The Jewish Chronicle has always been criticised by critics of Israel for giving too little space to their concerns. The plain fact of the matter is that the majority of British Jews feel themselves to be supporters of Israel so – for economic reasons if nothing else – it’s inevitable that the paper should reflect this. That said, it’s also clear that under the editorship of Stephen Pollard (who took over at the end of 2008) there has been a pronounced increase in comment pieces that reflect the editor’s right of centre position on Israel. The same is true for coverage of antisemitism which is clearly a major concern of Pollard, particularly antisemitism from the left and from Muslims.
But for those who decry the JC, something interesting has happened in the last couple of weeks. In the controversy over the alleged antisemitism of Michal Kaminski and of other parties in the Conservative’s new European allies, Pollard has taken the line that Kaminski is no antisemite but a staunch friend of Israel. However, the JC’s new political editor Martin Bright and the columnist Jonathan Freedland have taken a completely different approach, arguing that Kaminski’s view of Jews remains disturbing.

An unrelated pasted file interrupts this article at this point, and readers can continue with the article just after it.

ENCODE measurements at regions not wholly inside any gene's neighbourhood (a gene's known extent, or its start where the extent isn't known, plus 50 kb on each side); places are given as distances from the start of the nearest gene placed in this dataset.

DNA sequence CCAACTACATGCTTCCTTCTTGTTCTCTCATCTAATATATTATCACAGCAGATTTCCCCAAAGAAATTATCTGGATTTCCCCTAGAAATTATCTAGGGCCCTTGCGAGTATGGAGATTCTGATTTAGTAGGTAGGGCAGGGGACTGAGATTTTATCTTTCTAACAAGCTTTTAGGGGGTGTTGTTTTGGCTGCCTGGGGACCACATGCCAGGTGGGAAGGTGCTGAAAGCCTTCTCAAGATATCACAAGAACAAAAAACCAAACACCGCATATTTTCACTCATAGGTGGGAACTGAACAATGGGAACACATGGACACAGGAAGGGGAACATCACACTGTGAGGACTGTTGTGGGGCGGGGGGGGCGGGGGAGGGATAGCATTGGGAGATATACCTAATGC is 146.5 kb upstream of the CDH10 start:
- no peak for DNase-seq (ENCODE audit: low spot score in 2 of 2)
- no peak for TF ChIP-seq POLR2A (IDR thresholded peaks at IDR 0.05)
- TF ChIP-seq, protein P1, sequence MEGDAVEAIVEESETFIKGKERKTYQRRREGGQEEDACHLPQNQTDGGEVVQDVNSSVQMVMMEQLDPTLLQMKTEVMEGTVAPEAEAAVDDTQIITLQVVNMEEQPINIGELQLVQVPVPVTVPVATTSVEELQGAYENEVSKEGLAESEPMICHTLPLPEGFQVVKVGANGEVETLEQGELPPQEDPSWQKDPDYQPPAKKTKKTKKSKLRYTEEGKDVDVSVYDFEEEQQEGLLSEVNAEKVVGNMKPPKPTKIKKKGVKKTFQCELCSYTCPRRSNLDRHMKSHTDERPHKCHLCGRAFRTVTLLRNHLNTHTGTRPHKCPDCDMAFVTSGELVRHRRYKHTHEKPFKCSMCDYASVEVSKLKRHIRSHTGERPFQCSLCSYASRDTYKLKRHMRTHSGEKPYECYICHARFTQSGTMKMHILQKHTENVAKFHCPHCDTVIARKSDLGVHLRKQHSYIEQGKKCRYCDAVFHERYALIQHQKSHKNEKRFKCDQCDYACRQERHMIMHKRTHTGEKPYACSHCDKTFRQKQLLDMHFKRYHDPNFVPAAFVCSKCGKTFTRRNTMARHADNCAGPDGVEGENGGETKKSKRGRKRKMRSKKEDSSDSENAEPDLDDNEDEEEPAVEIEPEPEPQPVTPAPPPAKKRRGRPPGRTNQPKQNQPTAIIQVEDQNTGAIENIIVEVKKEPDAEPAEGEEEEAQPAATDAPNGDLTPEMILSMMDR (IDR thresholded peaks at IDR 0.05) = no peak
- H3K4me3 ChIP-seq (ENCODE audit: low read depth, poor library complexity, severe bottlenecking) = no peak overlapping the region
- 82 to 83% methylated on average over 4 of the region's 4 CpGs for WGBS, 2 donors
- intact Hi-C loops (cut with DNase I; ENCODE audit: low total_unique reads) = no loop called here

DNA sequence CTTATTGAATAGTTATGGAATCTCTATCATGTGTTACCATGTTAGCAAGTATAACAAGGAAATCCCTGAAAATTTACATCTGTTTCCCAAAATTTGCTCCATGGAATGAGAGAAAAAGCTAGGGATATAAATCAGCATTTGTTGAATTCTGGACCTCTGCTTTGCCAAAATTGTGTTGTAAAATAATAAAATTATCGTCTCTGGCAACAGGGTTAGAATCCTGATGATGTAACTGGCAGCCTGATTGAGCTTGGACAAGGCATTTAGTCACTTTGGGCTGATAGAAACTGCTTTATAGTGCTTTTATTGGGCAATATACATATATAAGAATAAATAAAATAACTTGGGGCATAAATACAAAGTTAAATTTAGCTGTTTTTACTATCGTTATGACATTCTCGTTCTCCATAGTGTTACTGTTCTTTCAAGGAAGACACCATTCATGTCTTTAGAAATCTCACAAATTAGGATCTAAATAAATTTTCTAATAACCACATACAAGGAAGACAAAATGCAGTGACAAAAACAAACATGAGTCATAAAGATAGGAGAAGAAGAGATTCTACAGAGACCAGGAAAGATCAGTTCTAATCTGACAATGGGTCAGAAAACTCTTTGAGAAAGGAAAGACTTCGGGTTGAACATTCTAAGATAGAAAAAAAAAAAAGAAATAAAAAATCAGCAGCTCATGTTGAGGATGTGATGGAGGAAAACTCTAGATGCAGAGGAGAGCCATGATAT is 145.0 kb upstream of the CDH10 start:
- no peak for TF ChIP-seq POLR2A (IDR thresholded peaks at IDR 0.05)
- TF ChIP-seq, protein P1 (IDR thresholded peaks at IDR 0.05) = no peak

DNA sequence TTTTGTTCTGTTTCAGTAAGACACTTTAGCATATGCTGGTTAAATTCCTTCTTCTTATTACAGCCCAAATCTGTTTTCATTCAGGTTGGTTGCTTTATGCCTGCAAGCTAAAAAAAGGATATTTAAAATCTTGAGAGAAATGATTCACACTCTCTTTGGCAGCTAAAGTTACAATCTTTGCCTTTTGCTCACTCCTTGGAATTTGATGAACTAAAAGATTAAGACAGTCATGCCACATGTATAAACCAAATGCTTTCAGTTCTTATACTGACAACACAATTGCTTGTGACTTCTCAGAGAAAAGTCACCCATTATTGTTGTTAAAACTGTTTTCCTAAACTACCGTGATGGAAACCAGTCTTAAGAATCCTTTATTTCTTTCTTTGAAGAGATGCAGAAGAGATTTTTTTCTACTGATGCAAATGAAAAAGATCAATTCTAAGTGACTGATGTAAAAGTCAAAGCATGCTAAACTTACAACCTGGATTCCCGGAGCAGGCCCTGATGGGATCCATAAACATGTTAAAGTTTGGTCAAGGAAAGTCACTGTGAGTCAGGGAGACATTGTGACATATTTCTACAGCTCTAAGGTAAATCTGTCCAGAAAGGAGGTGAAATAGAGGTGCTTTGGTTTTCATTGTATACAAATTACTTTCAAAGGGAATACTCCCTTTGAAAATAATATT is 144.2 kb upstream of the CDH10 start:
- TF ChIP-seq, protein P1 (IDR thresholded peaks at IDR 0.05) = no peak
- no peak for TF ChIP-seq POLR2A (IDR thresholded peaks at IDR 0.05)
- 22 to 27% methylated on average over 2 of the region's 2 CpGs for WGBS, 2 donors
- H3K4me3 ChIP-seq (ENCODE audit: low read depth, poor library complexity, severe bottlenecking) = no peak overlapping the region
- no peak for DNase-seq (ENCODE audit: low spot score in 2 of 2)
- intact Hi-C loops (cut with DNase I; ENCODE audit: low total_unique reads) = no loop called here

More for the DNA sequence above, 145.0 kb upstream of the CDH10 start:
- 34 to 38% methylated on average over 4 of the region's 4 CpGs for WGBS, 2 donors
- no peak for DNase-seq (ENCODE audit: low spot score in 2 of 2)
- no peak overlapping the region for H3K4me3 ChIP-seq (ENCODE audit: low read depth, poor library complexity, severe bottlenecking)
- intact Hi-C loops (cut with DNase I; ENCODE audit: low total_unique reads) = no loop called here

Now it isn’t my intention to adjudicate on who is right in this dispute. What I want to point out is that Pollard has shown an admirable willingness to print – at length – the views of those who are extremely critical of his perspective. This is exactly what the JC should be doing – acting as a forum for dialogue and debate in the UK Jewish community. In the last few weeks the JC has been much more interesting and engaging than at any time during Pollard’s editorship. Let’s hope that this willingness to provide space for a multiplicity of views carries on.